IR35 reform blamed for growth in IT contractor demand depressing, again
Growth in the UK’s appetite for IT skills on a temporary basis reduced again in July, not as sharply as it did in May but still to a historically low level, an agency body shows.
Rather than the same factors depressing growth from June’s slight recovery however, such as Brexit making hirers cautious and candidates “sit tight”, a new issue is adding to the uncertain outlook, said the Recruitment & Employment Confederation.
“Avoiding hasty changes to contractor tax rules should be top of the list,” says the REC’s chief executive Neil Carberry, issuing recommendations to government on how it could help.
Reflecting after the publication of the body’s July Report on Jobs, which scores IT contractor demand at 52.8 -- a score synonymous with the doldrums of 2012, Mr Carberry got specific.
“[We] need politicians to help…by avoiding rushed IR35 reform”.
He appealed: “The new government should be focused on delivering the negotiated exit from the EU businesses need, but also on avoiding damaging changes that will undermine the strength of our jobs market.”
'Just a bit slower'
The strength of the market for IT contractors, in terms of those of them who end-users need most, looked subdued in July as just five were “in short supply” compared to levels of demand.
In fact, seeming to surpass Mr Carberry’s characterisation of the market being “just a bit slower,” only IT contractors skilled in C#, Development, Digital, IT and Technology are sought-after.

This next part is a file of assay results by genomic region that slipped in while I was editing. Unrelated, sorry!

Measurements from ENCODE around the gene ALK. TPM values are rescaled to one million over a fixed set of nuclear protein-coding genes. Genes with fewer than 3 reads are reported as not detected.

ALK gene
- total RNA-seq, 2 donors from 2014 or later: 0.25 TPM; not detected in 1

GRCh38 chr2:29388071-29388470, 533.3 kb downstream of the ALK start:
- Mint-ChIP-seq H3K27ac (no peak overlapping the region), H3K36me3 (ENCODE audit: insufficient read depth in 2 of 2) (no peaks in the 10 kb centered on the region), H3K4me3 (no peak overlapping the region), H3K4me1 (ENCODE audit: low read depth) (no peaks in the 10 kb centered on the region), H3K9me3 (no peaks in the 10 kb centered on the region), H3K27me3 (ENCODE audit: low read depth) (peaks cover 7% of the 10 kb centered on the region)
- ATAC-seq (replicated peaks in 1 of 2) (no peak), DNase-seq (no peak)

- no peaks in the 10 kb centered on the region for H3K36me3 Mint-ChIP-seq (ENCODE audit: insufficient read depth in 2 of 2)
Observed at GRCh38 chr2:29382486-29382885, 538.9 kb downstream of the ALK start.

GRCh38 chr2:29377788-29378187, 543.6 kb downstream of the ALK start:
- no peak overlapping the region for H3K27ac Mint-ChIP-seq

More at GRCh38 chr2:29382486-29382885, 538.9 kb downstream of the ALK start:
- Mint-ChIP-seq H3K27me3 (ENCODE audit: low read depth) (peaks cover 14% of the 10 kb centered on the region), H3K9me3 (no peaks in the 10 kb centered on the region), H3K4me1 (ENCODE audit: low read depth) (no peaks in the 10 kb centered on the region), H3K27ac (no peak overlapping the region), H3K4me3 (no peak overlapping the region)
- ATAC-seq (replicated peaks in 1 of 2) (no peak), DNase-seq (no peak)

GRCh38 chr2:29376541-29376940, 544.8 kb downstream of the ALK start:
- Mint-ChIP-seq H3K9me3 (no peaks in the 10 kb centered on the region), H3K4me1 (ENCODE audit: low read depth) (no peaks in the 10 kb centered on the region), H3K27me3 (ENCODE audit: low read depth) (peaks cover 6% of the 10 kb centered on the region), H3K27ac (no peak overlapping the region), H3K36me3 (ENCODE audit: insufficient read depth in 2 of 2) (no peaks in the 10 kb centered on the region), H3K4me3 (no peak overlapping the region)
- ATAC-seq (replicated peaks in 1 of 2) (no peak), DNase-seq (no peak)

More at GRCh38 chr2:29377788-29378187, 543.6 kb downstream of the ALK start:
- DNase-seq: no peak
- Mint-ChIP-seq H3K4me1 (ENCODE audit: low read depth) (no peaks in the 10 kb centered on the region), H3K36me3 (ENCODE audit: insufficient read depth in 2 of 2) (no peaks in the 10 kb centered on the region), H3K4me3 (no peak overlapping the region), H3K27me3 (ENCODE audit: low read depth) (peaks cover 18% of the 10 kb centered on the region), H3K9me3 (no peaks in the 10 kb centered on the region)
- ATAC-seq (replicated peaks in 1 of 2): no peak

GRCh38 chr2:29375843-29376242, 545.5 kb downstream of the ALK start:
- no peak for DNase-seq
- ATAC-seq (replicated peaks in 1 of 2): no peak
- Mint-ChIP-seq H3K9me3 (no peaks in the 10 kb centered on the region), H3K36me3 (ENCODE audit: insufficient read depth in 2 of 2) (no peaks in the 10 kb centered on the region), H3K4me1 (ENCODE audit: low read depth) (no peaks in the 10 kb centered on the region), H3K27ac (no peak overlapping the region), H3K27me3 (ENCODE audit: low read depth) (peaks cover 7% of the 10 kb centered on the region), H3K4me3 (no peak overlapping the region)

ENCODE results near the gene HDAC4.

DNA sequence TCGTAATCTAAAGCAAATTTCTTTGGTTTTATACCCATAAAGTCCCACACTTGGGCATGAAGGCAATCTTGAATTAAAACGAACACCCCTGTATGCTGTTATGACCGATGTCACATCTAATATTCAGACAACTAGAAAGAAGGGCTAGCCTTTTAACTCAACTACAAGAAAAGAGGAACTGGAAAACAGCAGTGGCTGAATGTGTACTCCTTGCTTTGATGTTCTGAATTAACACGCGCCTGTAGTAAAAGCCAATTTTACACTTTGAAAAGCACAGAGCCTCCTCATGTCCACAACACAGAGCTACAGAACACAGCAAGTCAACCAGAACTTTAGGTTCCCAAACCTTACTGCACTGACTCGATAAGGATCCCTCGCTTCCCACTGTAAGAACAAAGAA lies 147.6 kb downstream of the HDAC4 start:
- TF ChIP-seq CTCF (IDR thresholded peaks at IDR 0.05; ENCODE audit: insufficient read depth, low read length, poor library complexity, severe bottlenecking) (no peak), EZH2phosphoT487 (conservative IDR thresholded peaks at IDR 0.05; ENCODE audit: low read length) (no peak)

“Businesses continue to take a cautious approach to hiring as Brexit and economic uncertainty linger,” says James Stewart, vice chair of KMPG, which co-authors Report on Jobs.
“Overall, demand remains lacklustre as firms delay recruitment decisions [and] uncertainty is also impacting the supply of labour, as people are choosing to sit tight until the outlook is clearer.”
'Push up rates'
Such candidate inertia seems most pronounced in the permanent IT market, given that 14 tech skills were scarce in July on a full-time basis, all of which are scarce for contracts except C#.
The fourteen are; Cisco Networking; CAD, Software Engineering, Data, Development, Digital, IT, Tech, Media, Programmers, Software, Technical Sales, Cyber and Gaming.
Positively for those candidates with sought-after skills who are willing to move jobs, the inactivity of the majority is making starting rates attractive. Not that clients will be too pleased.
At KPMG, Mr Stewart said: “With the UK unemployment rate already at a four-decade low, candidate shortages in the labour market continued to push up rates of starting pay.
“This will likely cause concern for businesses looking to control their costs and recruit the right people for the long term. Ultimately, businesses will be eager to see a Brexit breakthrough in Westminster to help re-establish market confidence on hiring and investment.”